Local and even some regional newspapers covered the race and aroused unexpected interest. Members of the other Edinburgh running clubs evidently felt called upon to take up the challenge. In March 1926 Dr. A. Millar of the Edinburgh University Hare and Hounds launched an attack on the course record, but broke down on King’s Road in Portobello and gave up after covering just over 20 miles in 2 h 37 mins. Another medical student at Edinburgh University, James D. Horsburgh, made the next record attempt on 17 April 1926. Horsburgh, a member of the Edinburgh Southern Harriers, used the favourable conditions to set a fast pace and at one point was 17 minutes ahead of record schedule. However, he too had misjudged his capabilities and was reduced to a crawl during the closing stages of the run, failing narrowly with a time of 2:55:15.

The great response prompted Fernie to undertake another solo run from North Berwick to Edinburgh on 13 November 1926. Despite a strong southwest wind, he managed to improve his own course record to 2:48:36 thanks to the active support of his club mates.

In 1927 the members of the Canon ASC undertook two more runs, albeit neither from North Berwick to Edinburgh. After Fernie was defeated by Andrew Ruthven in the 44 1/4 mile race from Glasgow to Edinburgh on New Year’s Day, he won the 26-mile 385-yard Canon ASC Marathon Race by a large margin in 3:26:06 on 6 August.

In 1928, however, interest in the North Berwick to Edinburgh run was reawakened when Edward Fernie undertook his third solo time trial. He got off to a good start by covering the first 4 ½ miles from North Berwick P.O. to Gullane in 26:30 min, then he passed Aberlady (7 ¼ miles) in 49 min, Prestonpans (13 ¼ miles) in 1 h 35 min and Levenhall (15 ¼ miles) in 1 h 50 min. Could he keep up the pace on the last part of the run through the eastern suburbs of Edinburgh? He struggled a little and lost some time but he still made it to the finish at Waterloo Square in a new record time of 2:45:24.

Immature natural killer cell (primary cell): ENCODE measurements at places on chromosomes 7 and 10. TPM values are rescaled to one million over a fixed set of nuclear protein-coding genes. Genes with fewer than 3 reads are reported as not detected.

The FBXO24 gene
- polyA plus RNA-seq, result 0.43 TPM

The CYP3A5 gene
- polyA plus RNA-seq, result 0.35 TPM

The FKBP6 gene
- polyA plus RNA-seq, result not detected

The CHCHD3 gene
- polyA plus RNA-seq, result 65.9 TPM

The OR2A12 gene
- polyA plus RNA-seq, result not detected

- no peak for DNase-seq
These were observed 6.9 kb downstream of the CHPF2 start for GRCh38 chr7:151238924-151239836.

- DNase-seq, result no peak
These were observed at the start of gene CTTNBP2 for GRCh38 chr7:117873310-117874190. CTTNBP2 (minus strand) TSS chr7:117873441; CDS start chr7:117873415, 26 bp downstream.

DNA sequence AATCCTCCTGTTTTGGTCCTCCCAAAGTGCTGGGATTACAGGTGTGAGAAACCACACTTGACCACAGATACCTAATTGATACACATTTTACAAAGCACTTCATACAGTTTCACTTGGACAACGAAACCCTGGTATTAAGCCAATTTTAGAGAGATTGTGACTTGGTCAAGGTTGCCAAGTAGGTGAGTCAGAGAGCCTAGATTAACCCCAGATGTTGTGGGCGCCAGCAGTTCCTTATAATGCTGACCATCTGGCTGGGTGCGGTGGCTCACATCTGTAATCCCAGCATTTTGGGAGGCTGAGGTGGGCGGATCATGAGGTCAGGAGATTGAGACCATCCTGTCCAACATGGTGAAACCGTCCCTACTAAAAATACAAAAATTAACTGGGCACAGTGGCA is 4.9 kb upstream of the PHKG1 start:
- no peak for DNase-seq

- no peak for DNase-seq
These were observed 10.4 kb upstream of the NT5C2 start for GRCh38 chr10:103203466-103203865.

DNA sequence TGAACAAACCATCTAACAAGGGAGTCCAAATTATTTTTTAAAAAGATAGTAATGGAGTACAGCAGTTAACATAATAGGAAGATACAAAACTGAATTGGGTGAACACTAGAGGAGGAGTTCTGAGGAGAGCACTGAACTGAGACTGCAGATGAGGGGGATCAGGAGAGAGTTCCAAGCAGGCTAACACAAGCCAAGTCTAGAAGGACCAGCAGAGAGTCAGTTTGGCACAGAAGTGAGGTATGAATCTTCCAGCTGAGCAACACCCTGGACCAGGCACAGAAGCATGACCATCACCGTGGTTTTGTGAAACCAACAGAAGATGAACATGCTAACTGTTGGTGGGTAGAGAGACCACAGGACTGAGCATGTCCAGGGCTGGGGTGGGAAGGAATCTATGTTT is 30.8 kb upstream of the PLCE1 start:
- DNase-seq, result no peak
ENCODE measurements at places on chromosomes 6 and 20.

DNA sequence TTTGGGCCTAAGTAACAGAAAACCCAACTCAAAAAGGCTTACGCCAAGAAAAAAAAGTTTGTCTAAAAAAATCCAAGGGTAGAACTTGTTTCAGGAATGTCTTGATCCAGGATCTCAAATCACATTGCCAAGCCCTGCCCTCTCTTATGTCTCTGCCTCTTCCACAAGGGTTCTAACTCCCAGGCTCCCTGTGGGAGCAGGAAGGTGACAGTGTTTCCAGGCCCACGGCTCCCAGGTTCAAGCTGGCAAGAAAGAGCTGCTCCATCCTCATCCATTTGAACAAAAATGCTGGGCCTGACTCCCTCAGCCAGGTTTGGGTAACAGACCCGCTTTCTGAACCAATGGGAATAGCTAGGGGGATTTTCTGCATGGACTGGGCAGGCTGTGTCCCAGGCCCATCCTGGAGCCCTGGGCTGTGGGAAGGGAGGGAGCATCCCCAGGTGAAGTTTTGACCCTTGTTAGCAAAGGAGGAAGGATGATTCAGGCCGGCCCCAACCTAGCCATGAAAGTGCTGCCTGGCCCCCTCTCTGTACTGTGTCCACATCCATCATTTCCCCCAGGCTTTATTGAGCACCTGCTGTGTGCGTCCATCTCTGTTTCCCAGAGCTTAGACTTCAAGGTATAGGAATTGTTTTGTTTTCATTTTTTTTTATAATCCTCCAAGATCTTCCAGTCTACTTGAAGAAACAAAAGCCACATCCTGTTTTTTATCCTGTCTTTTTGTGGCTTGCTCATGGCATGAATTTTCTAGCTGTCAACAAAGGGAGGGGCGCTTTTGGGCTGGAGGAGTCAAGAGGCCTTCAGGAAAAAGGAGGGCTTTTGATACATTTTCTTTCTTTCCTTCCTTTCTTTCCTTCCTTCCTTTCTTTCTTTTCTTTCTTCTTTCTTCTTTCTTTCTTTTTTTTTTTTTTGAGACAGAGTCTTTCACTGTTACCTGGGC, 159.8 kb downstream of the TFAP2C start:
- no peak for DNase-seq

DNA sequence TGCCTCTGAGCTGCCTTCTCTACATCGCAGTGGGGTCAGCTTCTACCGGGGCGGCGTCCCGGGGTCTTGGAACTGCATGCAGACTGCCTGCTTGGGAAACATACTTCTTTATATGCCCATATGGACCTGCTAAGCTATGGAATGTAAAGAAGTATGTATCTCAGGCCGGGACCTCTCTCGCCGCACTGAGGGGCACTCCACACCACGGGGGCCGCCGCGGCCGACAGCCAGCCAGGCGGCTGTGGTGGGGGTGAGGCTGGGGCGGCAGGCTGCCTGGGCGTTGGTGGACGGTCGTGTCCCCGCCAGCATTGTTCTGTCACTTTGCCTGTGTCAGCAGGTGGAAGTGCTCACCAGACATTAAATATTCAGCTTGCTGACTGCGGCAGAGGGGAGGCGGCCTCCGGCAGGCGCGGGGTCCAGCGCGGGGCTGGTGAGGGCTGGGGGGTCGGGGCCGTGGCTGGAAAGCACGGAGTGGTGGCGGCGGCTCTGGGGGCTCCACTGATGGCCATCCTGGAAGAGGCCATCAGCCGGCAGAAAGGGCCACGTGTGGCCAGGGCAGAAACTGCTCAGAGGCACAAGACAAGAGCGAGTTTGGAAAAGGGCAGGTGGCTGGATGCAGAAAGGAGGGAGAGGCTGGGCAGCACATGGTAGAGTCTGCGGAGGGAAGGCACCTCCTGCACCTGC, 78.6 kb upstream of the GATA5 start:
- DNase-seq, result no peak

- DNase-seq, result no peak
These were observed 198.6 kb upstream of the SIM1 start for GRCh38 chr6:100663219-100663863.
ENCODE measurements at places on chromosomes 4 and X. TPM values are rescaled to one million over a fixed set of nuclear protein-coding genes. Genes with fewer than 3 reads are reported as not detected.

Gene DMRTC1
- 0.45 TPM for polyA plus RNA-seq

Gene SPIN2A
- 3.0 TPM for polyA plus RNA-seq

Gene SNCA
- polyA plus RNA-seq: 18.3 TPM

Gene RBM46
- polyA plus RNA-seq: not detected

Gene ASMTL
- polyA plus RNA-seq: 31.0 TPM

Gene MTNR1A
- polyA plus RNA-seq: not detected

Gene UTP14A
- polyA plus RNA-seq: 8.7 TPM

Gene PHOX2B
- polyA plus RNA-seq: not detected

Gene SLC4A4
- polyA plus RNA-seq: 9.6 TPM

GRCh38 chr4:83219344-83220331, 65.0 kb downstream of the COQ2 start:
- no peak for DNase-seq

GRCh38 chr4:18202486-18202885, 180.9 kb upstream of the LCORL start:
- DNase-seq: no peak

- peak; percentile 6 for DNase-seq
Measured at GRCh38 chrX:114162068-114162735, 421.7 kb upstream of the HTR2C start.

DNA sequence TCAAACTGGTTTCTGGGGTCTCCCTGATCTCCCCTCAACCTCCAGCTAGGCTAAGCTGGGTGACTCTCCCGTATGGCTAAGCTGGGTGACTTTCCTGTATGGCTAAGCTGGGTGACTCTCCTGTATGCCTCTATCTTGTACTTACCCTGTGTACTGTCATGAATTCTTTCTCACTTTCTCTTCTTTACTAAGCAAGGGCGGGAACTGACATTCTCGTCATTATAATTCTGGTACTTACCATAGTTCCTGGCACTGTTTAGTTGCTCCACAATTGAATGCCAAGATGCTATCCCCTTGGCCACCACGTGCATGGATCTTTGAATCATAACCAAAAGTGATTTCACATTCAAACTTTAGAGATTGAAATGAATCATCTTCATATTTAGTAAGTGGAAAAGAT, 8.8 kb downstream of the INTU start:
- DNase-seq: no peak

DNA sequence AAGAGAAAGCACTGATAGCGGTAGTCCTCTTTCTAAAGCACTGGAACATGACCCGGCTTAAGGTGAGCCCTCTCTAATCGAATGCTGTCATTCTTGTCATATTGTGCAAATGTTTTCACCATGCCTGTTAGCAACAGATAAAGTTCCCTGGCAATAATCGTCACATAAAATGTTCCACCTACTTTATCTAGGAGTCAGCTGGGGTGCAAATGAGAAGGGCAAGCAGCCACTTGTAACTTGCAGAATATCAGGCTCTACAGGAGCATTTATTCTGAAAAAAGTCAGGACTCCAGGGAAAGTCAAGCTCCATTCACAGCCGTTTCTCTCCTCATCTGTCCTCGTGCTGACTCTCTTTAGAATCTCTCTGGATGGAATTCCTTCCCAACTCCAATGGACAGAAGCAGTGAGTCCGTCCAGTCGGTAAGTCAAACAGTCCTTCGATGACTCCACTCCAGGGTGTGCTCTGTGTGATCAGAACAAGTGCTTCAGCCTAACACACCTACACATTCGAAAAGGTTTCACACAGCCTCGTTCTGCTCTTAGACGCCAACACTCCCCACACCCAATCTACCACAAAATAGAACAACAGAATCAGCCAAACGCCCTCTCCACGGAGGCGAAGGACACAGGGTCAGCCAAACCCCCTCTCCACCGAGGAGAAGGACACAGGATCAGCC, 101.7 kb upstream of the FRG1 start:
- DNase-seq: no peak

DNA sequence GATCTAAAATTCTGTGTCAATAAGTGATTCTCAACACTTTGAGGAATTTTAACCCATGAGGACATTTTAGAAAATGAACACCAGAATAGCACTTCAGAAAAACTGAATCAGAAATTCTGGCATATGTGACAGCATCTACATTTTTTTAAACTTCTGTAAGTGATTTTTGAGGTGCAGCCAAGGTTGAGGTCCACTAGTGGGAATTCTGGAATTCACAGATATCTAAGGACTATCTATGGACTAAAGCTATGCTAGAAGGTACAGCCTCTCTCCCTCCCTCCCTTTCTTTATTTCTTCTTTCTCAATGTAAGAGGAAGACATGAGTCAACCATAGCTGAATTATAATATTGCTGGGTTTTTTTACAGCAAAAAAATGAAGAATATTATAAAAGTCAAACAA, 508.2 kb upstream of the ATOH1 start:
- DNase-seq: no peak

After Fernie’s departure, the North Berwick course record went unchallenged for a couple of years. Nevertheless, the rank and file of Canon ASC had not lost sight of the record or interest. On 22 February 1930, three members set out to erase Fernie’s record once and for all. This one was to be an actual race. The runners – W. Gilchrist, A. Good and J. Morrow – started from the North Berwick G.P.O. in ideal conditions and were accompanied by a considerable retinue of supporters, including the record holder. To save their strength for the last and most difficult part of the route from Portobello to the G.P.O., they started conservatively and were over four minutes behind the record at five miles. All three kept together until just beyond the Musselburgh town hall (about 17 miles) where Good dropped back due to a stitch. The race was decided at Piershill (about 20 miles) when Morrow broke away from Gilchrist. Morrow, a 4:47.8 miler in 1926, finished the last part of the Levenhall course eight minutes faster than Fernie and sprinted to the finish in new figures of 2:38:15. Gilchrist and Good also bettered the old record, running 2:39:50 and 2:44:25 respectively. Nearly two years later, on 2 January 1932, Morrow rang in the New Year with another attempt at a record. Despite stormy winds and pouring rain, he was on course for the record halfway through the race when the battle with the elements began to take its toll. In the hilly second half he slowed considerably but refused to give up and dragged himself to the finish in 3:00:41.